4. simply declare PropertyChanged like so

public event PropertyChangedEventHandler PropertyChanged;

All in all, my movie.cs class now looks like so.

class Movie:INotifyPropertyChanged
    {
        public event PropertyChangedEventHandler PropertyChanged;
        private string title;
        private string rating;
        private string year;
        public string Title
        {
            get{return title;}
             set
            {
                title=value;
                 NotifyPropertyChanged("Title");
            }
        }
        public string Rating
        {
            get { return rating; }
            set
            {
                rating = value;
                NotifyPropertyChanged("Rating");
             }
        }
        public string Year
        {
             get { return year; }
            set
            {
                 year = value;
                NotifyPropertyChanged("Year");
            }
        }

        protected virtual void NotifyPropertyChanged(string propertyName)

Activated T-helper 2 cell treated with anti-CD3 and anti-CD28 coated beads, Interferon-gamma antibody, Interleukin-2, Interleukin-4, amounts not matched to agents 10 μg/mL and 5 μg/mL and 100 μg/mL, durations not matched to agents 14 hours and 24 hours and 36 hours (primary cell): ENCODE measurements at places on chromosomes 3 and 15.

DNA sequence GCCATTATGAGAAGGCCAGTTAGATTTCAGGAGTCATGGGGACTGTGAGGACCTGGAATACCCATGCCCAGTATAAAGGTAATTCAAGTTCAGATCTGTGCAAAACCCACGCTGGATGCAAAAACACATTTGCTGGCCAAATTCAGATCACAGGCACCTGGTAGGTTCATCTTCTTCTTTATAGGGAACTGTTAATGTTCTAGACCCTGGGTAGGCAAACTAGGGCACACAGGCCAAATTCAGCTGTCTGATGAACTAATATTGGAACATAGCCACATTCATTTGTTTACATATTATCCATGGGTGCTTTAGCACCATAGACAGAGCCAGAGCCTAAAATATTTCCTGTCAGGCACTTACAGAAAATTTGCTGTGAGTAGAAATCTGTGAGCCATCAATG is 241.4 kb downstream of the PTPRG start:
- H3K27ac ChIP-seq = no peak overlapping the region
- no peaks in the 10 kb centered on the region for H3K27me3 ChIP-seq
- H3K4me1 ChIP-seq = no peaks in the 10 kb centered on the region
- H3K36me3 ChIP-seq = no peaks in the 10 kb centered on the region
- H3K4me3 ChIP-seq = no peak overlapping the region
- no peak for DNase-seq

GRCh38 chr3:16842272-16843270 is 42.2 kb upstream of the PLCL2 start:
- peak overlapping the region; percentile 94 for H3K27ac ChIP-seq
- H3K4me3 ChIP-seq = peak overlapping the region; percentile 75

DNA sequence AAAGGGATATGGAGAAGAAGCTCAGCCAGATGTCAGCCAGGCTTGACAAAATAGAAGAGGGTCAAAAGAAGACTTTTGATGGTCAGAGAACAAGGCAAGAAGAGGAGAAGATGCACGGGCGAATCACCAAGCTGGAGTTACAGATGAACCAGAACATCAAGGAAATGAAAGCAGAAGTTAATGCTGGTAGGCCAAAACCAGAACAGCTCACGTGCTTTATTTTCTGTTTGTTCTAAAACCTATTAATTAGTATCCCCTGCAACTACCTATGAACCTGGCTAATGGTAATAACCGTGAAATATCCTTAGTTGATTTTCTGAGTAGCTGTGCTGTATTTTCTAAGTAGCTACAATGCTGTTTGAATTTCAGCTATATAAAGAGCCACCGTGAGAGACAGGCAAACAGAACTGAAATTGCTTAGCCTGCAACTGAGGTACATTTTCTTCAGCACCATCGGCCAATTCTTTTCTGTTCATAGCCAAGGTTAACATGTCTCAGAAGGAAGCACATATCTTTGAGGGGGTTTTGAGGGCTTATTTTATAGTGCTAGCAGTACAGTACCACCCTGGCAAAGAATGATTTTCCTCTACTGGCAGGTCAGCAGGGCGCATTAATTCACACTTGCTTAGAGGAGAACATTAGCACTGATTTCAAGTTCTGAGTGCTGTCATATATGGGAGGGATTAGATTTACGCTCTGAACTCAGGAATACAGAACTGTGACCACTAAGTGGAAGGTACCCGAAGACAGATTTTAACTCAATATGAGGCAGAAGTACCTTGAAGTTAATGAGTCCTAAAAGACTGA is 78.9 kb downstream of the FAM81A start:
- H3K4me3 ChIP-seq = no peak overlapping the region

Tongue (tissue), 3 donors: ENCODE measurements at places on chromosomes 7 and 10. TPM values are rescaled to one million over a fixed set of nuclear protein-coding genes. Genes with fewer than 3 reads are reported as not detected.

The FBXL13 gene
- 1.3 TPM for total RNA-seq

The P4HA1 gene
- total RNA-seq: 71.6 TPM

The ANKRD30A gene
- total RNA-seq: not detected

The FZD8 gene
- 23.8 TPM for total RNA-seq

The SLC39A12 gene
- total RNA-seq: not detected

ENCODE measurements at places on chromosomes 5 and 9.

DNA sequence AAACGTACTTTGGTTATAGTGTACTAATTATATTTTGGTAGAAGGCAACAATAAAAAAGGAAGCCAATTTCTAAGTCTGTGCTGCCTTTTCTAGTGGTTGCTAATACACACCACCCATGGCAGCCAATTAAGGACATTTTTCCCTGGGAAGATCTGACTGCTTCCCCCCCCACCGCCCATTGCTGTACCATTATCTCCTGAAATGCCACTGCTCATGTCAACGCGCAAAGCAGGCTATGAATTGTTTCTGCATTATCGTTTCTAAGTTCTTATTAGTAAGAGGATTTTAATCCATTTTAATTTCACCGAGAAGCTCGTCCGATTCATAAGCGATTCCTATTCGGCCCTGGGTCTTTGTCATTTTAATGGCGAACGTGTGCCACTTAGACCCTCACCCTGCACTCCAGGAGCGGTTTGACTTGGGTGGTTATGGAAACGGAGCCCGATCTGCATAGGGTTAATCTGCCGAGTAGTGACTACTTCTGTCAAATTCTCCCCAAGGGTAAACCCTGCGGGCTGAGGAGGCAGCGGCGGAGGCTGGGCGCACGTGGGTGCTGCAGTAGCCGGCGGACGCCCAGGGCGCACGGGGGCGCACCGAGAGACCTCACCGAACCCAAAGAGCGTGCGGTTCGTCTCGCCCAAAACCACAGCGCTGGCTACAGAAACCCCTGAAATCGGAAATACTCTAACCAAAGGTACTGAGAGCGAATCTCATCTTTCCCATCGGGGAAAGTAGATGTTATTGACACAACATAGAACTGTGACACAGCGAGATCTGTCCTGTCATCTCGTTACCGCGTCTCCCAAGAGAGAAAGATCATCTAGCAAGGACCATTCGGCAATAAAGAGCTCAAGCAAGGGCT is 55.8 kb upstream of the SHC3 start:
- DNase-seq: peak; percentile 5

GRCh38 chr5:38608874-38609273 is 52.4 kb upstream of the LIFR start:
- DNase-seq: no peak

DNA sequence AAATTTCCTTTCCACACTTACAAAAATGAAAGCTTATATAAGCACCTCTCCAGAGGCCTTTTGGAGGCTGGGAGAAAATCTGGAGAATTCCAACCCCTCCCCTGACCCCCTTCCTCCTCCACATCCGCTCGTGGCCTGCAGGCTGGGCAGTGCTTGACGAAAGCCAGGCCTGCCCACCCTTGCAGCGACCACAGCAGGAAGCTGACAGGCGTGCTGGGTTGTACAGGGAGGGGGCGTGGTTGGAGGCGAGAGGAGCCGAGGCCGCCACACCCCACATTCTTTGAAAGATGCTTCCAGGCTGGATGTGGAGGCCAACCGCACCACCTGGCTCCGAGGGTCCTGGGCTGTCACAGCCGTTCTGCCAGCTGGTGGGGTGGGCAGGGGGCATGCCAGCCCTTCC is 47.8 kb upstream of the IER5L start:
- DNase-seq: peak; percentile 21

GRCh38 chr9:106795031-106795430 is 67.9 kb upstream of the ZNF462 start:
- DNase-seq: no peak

{
             if (PropertyChanged != null)
            {
                 PropertyChanged(this, new PropertyChangedEventArgs(propertyName));
            }
        }

    }

If we save now and run our project again, we will see exactly what we ended with in Part 2.  So what exactly did we change?  Well, to show you, we are going to add a button to our UI, and in the click handler for the button, we will dynamically change the data source.  When we do, our UI should be updated demonstrating that the data binding has truly taken place.  So, go ahead and add a button in our stack panel.  Mine will just say “Click Me” and then I will add an event handler.

** A little trick in case you didn't know.  If you add the button in XAML and then start to set the “Click” property, Visual Studio will give you the option to press tab and have it generate the handler for you.  Trust me, this is extremely handy! 

I bumped up the text size and set the horizontal alignment also, so my button looks like this.

<Button Content="Click Me" Click="Button_Click" FontSize="54" HorizontalAlignment="Center"/>